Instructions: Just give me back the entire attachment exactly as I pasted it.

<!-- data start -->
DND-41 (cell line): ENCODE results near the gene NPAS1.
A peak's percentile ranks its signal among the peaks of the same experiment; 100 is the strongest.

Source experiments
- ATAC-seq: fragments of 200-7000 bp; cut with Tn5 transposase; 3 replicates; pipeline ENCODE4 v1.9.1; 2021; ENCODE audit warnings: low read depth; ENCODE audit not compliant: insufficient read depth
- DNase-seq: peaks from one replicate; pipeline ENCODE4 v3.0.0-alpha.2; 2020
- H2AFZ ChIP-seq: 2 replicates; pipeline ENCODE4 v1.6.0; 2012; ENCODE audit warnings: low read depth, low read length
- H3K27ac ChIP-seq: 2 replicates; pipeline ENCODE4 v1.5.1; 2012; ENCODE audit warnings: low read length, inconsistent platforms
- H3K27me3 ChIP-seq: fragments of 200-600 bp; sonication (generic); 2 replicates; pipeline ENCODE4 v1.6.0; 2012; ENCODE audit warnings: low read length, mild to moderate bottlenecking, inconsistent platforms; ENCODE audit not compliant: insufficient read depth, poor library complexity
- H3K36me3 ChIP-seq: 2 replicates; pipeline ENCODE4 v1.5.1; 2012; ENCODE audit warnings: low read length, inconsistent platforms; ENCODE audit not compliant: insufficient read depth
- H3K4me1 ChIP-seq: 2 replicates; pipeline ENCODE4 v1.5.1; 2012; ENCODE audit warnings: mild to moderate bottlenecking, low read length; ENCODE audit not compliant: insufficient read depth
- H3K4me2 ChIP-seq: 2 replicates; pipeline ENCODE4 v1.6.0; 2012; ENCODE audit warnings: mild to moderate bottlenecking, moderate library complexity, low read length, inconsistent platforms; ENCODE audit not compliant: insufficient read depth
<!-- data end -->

DND-41 (cell line): ENCODE results near the gene NPAS1.
A peak's percentile ranks its signal among the peaks of the same experiment; 100 is the strongest.

Source experiments
- ATAC-seq: fragments of 200-7000 bp; cut with Tn5 transposase; 3 replicates; pipeline ENCODE4 v1.9.1; 2021; ENCODE audit warnings: low read depth; ENCODE audit not compliant: insufficient read depth
- DNase-seq: peaks from one replicate; pipeline ENCODE4 v3.0.0-alpha.2; 2020
- H2AFZ ChIP-seq: 2 replicates; pipeline ENCODE4 v1.6.0; 2012; ENCODE audit warnings: low read depth, low read length
- H3K27ac ChIP-seq: 2 replicates; pipeline ENCODE4 v1.5.1; 2012; ENCODE audit warnings: low read length, inconsistent platforms
- H3K27me3 ChIP-seq: fragments of 200-600 bp; sonication (generic); 2 replicates; pipeline ENCODE4 v1.6.0; 2012; ENCODE audit warnings: low read length, mild to moderate bottlenecking, inconsistent platforms; ENCODE audit not compliant: insufficient read depth, poor library complexity
- H3K36me3 ChIP-seq: 2 replicates; pipeline ENCODE4 v1.5.1; 2012; ENCODE audit warnings: low read length, inconsistent platforms; ENCODE audit not compliant: insufficient read depth
- H3K4me1 ChIP-seq: 2 replicates; pipeline ENCODE4 v1.5.1; 2012; ENCODE audit warnings: mild to moderate bottlenecking, low read length; ENCODE audit not compliant: insufficient read depth
- H3K4me2 ChIP-seq: 2 replicates; pipeline ENCODE4 v1.6.0; 2012; ENCODE audit warnings: mild to moderate bottlenecking, moderate library complexity, low read length, inconsistent platforms; ENCODE audit not compliant: insufficient read depth